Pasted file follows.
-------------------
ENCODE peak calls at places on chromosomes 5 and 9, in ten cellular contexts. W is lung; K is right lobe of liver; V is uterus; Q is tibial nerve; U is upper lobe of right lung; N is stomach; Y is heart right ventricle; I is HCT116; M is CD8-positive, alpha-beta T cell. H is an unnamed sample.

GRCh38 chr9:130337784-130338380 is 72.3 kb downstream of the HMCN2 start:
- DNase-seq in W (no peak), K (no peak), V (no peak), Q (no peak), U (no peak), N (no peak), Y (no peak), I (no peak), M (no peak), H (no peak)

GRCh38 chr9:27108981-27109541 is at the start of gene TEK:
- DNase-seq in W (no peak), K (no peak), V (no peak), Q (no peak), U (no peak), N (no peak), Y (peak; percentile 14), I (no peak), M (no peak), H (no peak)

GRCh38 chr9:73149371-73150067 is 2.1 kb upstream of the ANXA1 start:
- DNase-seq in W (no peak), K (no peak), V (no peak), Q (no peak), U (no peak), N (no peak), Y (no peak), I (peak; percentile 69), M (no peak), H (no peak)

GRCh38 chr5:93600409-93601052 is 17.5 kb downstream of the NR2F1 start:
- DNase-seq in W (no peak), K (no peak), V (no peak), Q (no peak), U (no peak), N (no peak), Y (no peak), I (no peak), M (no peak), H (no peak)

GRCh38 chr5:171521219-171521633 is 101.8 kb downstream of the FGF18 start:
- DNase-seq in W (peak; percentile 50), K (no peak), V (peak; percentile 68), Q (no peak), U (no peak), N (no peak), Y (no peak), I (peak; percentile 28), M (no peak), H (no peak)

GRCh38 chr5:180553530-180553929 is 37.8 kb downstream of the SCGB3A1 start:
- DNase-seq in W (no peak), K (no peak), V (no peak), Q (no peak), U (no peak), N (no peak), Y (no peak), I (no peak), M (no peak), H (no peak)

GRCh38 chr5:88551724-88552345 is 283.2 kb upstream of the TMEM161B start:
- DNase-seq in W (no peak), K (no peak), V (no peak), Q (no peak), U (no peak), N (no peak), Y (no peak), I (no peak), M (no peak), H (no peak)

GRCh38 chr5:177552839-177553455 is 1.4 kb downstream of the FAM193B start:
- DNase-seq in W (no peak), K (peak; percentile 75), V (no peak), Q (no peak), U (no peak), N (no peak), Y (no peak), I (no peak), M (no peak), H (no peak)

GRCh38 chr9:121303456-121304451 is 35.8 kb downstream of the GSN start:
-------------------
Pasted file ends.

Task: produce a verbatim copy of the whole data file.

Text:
ENCODE peak calls at places on chromosomes 5 and 9, in ten cellular contexts. W is lung; K is right lobe of liver; V is uterus; Q is tibial nerve; U is upper lobe of right lung; N is stomach; Y is heart right ventricle; I is HCT116; M is CD8-positive, alpha-beta T cell. H is an unnamed sample.

GRCh38 chr9:130337784-130338380 is 72.3 kb downstream of the HMCN2 start:
- DNase-seq in W (no peak), K (no peak), V (no peak), Q (no peak), U (no peak), N (no peak), Y (no peak), I (no peak), M (no peak), H (no peak)

GRCh38 chr9:27108981-27109541 is at the start of gene TEK:
- DNase-seq in W (no peak), K (no peak), V (no peak), Q (no peak), U (no peak), N (no peak), Y (peak; percentile 14), I (no peak), M (no peak), H (no peak)

GRCh38 chr9:73149371-73150067 is 2.1 kb upstream of the ANXA1 start:
- DNase-seq in W (no peak), K (no peak), V (no peak), Q (no peak), U (no peak), N (no peak), Y (no peak), I (peak; percentile 69), M (no peak), H (no peak)

GRCh38 chr5:93600409-93601052 is 17.5 kb downstream of the NR2F1 start:
- DNase-seq in W (no peak), K (no peak), V (no peak), Q (no peak), U (no peak), N (no peak), Y (no peak), I (no peak), M (no peak), H (no peak)

GRCh38 chr5:171521219-171521633 is 101.8 kb downstream of the FGF18 start:
- DNase-seq in W (peak; percentile 50), K (no peak), V (peak; percentile 68), Q (no peak), U (no peak), N (no peak), Y (no peak), I (peak; percentile 28), M (no peak), H (no peak)

GRCh38 chr5:180553530-180553929 is 37.8 kb downstream of the SCGB3A1 start:
- DNase-seq in W (no peak), K (no peak), V (no peak), Q (no peak), U (no peak), N (no peak), Y (no peak), I (no peak), M (no peak), H (no peak)

GRCh38 chr5:88551724-88552345 is 283.2 kb upstream of the TMEM161B start:
- DNase-seq in W (no peak), K (no peak), V (no peak), Q (no peak), U (no peak), N (no peak), Y (no peak), I (no peak), M (no peak), H (no peak)

GRCh38 chr5:177552839-177553455 is 1.4 kb downstream of the FAM193B start:
- DNase-seq in W (no peak), K (peak; percentile 75), V (no peak), Q (no peak), U (no peak), N (no peak), Y (no peak), I (no peak), M (no peak), H (no peak)

GRCh38 chr9:121303456-121304451 is 35.8 kb downstream of the GSN start: